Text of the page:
15 Headings and Titles Use headings that are unique from one another, descriptive and relate to the content they introduce. Use headings in the appropriate HTML order. Helps users get a sense of hierarchy of information on the page Also helps users of assistive technologies understand the level of importance of information Use a descriptive, unique, concise, and meaningful title for each webpage in the website. Titles display in the browsers title bar. Titles are used by search engines to identify pages and are listed on the results page.

16 Lists Display a series of related items in a list. Provide a descriptive heading for the list. Make lists easy to scan and understand Meaningful labels, effective colors, borders, and white space Capitalize first letter and first word in lists. Bullets/Unordered List for items of equal status or value Place important or most commonly used items at top. Numbered/Ordered List for items where a particular order exists Organize alphabetically or numerically. Start numbered items at 1 rather than 0.

17 Graphics on the Web Use video, animation, and audio only when they help convey or support the websites content. Place the organizations logo in a consistent place on every page. Use images that add value and increase the clarity of the information on the site.

18 Graphics on the Web Continued Ensure that images load quickly. Use several small images rather than a large single image. Include height and weight pixel dimension attributes in the image tag. Allows layout of page to continue during download text will fill in and space will be saved for graphics to pour into the reserved spaces. Use thumbnails to preview larger images. Use simple background images. Can make text difficult to read Consider solid color backgrounds instead.

19 Multimedia Overall considerations: Provide controls so that users can stop, start, play, and adjust volume. Be aware that embedded media can make total page file size very large and slow the download process. Tags Use object or embedded tags to include multimedia elements in page. Use anchor tags and href attributes to link to video. Use combinations of anchor and image tags to link to video. Also consider the including: Audio Slide shows Animation Video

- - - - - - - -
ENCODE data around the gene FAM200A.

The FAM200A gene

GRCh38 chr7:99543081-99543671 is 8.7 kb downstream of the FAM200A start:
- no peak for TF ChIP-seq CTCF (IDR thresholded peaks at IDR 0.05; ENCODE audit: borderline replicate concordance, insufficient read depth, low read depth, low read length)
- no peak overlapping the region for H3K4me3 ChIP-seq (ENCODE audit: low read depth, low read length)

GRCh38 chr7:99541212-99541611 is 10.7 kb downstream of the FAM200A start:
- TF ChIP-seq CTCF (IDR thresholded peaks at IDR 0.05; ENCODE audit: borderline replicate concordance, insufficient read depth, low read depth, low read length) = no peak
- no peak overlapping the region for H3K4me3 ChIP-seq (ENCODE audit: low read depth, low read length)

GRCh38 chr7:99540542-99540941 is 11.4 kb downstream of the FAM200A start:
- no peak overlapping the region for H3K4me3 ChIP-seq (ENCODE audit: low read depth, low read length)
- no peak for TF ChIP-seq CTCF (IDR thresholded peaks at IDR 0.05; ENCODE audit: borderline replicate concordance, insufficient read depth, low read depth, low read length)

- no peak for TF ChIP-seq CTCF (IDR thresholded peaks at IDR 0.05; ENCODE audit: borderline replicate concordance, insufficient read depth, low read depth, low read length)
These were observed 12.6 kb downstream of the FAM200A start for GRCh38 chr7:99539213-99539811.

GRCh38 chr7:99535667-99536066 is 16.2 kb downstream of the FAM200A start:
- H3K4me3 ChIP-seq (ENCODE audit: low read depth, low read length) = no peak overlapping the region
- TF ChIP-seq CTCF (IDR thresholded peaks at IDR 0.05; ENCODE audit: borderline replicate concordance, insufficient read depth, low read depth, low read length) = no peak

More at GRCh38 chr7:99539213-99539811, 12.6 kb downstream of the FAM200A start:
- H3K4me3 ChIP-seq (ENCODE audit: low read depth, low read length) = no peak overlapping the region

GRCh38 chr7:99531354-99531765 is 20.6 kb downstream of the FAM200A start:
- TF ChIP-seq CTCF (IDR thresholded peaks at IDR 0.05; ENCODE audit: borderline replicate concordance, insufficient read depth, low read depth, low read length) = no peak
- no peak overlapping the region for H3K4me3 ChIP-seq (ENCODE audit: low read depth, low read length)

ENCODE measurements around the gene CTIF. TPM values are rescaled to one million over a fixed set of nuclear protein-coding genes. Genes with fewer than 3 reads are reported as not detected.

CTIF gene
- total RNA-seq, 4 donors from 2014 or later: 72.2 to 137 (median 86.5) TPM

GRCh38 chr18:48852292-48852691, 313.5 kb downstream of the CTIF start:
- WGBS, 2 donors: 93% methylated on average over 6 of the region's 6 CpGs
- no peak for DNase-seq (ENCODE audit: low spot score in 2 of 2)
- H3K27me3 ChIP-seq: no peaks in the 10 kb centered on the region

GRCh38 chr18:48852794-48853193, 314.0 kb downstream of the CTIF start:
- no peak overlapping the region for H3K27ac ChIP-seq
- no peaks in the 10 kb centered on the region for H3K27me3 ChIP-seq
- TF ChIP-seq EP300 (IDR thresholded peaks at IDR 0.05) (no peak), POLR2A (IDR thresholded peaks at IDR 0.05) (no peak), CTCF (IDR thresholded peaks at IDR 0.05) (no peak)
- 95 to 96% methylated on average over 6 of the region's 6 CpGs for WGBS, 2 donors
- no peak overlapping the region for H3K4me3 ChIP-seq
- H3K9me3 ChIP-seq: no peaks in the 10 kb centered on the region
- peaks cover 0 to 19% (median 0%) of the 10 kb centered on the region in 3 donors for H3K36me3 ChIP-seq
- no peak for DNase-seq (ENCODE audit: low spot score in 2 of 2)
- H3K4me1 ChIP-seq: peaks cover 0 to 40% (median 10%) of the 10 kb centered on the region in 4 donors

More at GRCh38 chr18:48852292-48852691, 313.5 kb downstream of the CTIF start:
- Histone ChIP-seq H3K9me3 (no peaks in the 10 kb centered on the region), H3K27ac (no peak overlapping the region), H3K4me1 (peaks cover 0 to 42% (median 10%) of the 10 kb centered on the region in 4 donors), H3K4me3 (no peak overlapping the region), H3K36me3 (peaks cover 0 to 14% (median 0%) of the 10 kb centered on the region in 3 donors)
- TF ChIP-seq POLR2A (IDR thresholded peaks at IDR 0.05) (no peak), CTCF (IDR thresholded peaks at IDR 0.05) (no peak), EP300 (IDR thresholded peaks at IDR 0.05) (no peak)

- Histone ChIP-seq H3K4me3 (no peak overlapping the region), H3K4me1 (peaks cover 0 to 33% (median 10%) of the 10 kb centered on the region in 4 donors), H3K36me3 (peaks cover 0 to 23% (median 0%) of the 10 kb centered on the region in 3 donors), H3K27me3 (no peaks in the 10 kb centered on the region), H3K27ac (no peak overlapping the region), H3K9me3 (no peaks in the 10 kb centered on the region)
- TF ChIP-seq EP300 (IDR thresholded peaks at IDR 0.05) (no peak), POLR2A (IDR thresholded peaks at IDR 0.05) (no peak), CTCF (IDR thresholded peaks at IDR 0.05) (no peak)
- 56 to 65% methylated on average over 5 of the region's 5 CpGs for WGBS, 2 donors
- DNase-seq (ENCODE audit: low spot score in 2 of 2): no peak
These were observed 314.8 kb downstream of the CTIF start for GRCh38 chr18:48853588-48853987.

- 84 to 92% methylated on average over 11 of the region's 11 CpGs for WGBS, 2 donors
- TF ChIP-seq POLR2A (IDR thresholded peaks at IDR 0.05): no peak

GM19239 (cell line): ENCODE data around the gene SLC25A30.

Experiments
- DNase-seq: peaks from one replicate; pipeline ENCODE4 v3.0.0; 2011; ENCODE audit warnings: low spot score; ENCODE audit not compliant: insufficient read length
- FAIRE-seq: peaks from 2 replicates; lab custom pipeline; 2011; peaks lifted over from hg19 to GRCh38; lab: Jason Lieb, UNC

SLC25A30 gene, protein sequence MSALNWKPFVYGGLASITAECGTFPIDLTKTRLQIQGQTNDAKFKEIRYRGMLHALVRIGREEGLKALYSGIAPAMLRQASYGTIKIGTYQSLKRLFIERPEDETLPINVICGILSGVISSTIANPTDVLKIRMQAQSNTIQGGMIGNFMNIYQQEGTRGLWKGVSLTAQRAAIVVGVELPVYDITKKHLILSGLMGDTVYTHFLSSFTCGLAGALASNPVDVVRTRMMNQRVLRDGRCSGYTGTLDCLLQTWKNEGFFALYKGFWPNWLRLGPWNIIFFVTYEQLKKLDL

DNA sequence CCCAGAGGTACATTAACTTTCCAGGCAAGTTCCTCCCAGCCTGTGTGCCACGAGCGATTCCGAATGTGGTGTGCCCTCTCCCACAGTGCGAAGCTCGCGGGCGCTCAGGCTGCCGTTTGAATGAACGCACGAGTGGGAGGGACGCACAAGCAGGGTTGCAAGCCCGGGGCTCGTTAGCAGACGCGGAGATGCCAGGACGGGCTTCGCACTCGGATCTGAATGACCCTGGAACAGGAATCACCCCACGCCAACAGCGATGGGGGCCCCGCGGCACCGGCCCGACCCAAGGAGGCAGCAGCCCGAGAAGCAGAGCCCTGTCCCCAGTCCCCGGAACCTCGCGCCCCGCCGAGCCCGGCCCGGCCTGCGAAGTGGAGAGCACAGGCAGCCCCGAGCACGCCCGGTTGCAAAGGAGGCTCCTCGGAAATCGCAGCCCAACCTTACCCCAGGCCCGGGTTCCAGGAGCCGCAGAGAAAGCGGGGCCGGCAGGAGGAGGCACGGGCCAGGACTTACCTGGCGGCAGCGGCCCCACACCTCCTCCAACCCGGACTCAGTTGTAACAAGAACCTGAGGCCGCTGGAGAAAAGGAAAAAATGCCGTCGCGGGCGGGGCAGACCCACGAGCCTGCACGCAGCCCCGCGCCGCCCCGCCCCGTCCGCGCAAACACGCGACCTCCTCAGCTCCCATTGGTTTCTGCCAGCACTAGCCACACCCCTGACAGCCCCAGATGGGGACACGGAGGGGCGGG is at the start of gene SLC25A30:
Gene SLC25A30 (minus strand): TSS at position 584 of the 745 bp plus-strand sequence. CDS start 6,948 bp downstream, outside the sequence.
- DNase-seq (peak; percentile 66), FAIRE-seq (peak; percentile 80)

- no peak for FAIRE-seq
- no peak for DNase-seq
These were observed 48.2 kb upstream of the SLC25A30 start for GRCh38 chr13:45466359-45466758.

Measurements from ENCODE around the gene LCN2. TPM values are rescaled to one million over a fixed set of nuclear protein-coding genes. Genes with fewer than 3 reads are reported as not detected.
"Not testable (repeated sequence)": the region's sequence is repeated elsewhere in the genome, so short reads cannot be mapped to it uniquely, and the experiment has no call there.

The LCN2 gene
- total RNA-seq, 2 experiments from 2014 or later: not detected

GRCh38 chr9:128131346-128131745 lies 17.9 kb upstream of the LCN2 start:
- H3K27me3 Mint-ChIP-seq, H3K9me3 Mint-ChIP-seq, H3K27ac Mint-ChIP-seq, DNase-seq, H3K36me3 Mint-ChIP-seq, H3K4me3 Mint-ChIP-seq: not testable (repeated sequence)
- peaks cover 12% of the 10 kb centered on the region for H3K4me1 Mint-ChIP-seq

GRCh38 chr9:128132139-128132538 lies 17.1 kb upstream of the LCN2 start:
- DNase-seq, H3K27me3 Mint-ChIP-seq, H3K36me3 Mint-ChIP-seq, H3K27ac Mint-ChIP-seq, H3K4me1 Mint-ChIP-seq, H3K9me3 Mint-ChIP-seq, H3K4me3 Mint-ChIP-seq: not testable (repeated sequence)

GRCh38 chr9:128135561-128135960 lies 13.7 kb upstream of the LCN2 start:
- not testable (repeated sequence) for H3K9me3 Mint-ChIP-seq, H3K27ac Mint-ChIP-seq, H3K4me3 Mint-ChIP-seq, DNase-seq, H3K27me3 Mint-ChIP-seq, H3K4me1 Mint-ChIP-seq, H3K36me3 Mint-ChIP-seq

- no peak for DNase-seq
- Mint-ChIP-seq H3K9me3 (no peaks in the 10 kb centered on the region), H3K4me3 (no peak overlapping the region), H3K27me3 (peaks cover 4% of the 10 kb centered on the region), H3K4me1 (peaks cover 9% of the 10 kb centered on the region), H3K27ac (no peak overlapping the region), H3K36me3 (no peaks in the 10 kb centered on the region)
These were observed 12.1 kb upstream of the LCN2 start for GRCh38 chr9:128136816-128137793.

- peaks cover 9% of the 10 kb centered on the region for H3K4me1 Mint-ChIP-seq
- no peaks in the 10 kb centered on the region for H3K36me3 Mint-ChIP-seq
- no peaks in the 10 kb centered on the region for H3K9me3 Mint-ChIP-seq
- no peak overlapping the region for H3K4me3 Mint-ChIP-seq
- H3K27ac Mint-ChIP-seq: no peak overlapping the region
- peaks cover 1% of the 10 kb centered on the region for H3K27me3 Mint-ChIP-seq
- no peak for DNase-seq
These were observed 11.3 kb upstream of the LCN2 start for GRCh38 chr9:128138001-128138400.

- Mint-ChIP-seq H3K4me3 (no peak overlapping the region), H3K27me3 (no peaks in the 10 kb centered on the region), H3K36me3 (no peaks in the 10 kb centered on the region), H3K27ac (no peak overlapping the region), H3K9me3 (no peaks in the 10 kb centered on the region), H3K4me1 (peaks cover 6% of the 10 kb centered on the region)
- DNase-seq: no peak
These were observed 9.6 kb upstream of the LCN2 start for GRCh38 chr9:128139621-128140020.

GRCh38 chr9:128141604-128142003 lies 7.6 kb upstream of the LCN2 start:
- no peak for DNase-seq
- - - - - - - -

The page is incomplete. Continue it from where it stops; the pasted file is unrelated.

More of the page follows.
20 Multimedia Continued Audio Effective, low bandwidth way to enhance content. File sizes are smaller than video. Do not use as much bandwidth as video. Slide shows Use when image quality is a top priority. Uses a smaller file size than most video so storage and bandwidth are optimized. Combine with audio for additional emphasis.

21 Multimedia Continued Animation GIF format Doesnt require special plug-in Has no interface control. Flash becoming dominant animation format. Video Use video sparingly. Video files tend to be large. They require more storage and slow the download speed of the webpage.

22 Writing Web Content Define acronyms and abbreviations. Use abbreviations sparingly. Avoid jargon. Use familiar words. Make first sentences descriptive. Use active voice. John hit the baseball. rather than The baseball was hit by John. Minimize the number of words in sentences and the number of sentences in paragraphs. Sentence: 20 words Paragraph: 6 sentences

23 Accessibility Issues Section 508 of the Rehabilitation Act All US government websites must meet the needs of all users including people with disabilities. About 8% of all users have a disability that makes using a traditional website very difficult or impossible. Vision-related, movement-related, hearing-related and learning-related are the most common.

24 Accessibility Issues Continued Provide text equivalent for non- text elements. Ensure that all information conveyed in color is also available without color. Provide text only pages that are useful for screen readers. Provide equivalent alternatives for multimedia elements that are synchronized: A text caption or auditory description of the visual track with the presentation Do not require style sheets.